No state does a better-than-mediocre job in providing end-of-life care for residents, says a report. Last Acts, a campaign to improve end-of-life care, generated the yearlong evaluation (www.lastacts.org). About 14 percent of states offer palliative care (relieves symptons and provides emotional support to patients and their families), 23 percent provide hospice care and 42 percent have pain management services, the report says.
Although availability of such programs is increasing, reimbursement issues continue to be a challenge. Hospice care is generally considered one of the best options, but only 12 percent to 25 percent of deaths include inpatient hospice stay, the report says.
Twenty states recommend that people draw up a living will and/or medical power of attorney, the report says. For information on living wills, contact Aging With Dignity, Box 1661, Tallahassee, FL 32302 or www.agingwithdignity.org; www.partnershipforcaring.org; or check with your physician.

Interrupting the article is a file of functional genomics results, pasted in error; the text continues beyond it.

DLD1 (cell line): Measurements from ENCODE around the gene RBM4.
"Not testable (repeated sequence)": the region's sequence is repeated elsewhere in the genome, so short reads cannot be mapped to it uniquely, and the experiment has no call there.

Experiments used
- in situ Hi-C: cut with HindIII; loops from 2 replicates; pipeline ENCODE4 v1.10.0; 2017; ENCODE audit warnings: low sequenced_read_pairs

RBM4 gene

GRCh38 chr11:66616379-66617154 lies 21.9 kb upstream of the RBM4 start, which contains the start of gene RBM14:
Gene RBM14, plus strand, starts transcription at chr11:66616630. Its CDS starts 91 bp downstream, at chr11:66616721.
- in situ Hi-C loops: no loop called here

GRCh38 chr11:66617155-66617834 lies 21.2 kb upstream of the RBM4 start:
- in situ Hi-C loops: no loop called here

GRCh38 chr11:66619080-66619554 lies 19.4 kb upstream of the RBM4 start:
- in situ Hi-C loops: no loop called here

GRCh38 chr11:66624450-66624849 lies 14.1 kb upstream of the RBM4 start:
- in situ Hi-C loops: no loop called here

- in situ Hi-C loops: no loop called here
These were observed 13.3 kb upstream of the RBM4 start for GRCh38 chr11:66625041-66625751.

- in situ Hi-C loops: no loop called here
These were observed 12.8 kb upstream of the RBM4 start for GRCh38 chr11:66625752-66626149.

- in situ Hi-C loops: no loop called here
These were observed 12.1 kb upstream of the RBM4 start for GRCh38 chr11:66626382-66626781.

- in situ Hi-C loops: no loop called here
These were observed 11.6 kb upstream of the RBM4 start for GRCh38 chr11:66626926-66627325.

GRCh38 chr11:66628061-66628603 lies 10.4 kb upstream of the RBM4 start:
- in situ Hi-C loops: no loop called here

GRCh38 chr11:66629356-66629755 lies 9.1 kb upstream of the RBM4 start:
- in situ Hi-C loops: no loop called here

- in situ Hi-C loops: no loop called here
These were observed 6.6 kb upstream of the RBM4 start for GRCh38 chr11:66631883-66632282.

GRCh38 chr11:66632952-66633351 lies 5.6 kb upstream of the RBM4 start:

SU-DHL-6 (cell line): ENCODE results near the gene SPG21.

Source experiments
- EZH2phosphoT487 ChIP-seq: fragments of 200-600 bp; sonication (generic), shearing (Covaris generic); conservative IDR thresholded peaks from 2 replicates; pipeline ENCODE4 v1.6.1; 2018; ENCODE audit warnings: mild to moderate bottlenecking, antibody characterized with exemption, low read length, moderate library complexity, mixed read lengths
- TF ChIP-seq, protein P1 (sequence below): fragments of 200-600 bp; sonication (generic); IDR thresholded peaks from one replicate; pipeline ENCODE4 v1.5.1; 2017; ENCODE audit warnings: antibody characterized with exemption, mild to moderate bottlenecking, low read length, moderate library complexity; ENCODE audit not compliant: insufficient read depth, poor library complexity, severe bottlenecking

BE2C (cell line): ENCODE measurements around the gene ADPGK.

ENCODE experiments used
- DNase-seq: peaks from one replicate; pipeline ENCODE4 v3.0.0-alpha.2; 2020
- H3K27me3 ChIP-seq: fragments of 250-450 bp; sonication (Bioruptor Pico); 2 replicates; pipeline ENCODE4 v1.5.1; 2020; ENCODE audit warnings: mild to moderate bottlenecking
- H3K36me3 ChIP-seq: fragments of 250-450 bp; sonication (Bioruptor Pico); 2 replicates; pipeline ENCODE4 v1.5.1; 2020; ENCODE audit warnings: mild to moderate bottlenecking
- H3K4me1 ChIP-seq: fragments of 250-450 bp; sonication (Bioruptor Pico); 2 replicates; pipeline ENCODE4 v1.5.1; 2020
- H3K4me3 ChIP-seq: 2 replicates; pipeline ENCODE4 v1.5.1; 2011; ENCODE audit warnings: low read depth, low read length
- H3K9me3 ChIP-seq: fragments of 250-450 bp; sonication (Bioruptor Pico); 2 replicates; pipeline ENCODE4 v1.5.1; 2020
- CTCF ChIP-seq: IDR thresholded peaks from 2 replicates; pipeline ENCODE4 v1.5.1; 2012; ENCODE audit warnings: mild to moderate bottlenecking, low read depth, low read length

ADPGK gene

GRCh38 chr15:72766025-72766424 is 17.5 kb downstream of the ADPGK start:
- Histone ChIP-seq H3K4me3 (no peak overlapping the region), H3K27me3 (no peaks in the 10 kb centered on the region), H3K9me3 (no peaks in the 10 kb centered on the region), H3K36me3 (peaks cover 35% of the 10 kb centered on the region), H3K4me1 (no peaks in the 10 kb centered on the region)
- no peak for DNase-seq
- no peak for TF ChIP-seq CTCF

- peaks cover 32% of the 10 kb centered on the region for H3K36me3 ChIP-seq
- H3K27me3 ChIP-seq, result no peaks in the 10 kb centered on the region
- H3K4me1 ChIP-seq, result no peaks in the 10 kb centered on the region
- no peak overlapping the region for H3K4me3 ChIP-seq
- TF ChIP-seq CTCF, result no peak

"It's important to be able to communicate your wishes with those you love and with those who will care for you at the end of life," says Gordon Putnam, an ELCA pastor and chaplain at Community Memorial Hospital, Menomonee Falls, Wis. Putnam says neither the religious nor medical community wants to talk about death and dying.
His goal is "to make it safe for people to have these conversations."
He says end-of-life care won't improve until people can discuss it and demand better care. To that end, he's promoting Compassion Sabbath on Feb. 7-9 in the Greater Milwaukee Synod to help the religious community "intentionally talk about death, dying and the seriously ill."
Another ELCA pastor and the chaplain of Rainbow Hospice, Park Ridge, Ill., John Schumacher agrees that people need to talk more openly. "We need education and advocacy," he says. "Congregations can have someone in to talk about hospice, advance directives or funeral planning. And we need to advocate for improved funding and access."
© 2016 Augsburg Fortress, Publishers